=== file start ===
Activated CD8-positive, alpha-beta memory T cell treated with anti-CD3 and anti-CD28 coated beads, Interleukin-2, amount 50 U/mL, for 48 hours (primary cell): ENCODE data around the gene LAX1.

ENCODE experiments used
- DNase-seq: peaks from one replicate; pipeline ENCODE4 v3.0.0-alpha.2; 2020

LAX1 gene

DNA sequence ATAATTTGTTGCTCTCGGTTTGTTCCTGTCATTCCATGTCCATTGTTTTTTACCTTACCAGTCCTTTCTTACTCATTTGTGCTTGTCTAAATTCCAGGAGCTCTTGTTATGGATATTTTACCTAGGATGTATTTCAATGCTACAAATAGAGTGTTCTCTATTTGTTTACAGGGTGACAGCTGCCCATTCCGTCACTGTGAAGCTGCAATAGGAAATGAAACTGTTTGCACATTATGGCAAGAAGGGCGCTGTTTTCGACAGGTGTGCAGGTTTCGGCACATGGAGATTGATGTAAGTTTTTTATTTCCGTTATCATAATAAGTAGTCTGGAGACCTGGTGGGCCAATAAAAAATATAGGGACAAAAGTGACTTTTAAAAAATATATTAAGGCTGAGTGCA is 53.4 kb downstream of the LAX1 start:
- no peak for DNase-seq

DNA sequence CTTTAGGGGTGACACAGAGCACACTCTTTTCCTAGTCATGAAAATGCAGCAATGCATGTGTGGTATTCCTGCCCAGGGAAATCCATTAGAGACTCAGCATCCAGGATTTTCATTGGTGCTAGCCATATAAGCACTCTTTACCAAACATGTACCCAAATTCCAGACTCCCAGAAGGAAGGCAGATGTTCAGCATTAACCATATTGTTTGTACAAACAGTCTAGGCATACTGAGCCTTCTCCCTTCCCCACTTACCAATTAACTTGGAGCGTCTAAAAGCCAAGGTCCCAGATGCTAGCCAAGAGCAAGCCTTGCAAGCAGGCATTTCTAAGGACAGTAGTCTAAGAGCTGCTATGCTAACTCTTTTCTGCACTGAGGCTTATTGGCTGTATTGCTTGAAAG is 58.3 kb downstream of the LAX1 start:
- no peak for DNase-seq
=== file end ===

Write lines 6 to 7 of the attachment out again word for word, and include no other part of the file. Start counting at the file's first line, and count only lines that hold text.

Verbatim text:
- no peak for DNase-seq

DNA sequence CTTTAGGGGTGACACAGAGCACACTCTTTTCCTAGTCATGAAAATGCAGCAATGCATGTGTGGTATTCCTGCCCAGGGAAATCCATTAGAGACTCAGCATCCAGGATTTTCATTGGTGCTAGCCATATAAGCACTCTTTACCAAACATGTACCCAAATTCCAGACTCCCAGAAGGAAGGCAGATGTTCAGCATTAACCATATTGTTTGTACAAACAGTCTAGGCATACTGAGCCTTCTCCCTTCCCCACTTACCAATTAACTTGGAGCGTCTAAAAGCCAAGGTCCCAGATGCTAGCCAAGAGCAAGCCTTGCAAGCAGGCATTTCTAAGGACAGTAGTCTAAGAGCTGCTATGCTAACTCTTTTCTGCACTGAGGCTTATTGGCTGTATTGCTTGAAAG is 58.3 kb downstream of the LAX1 start: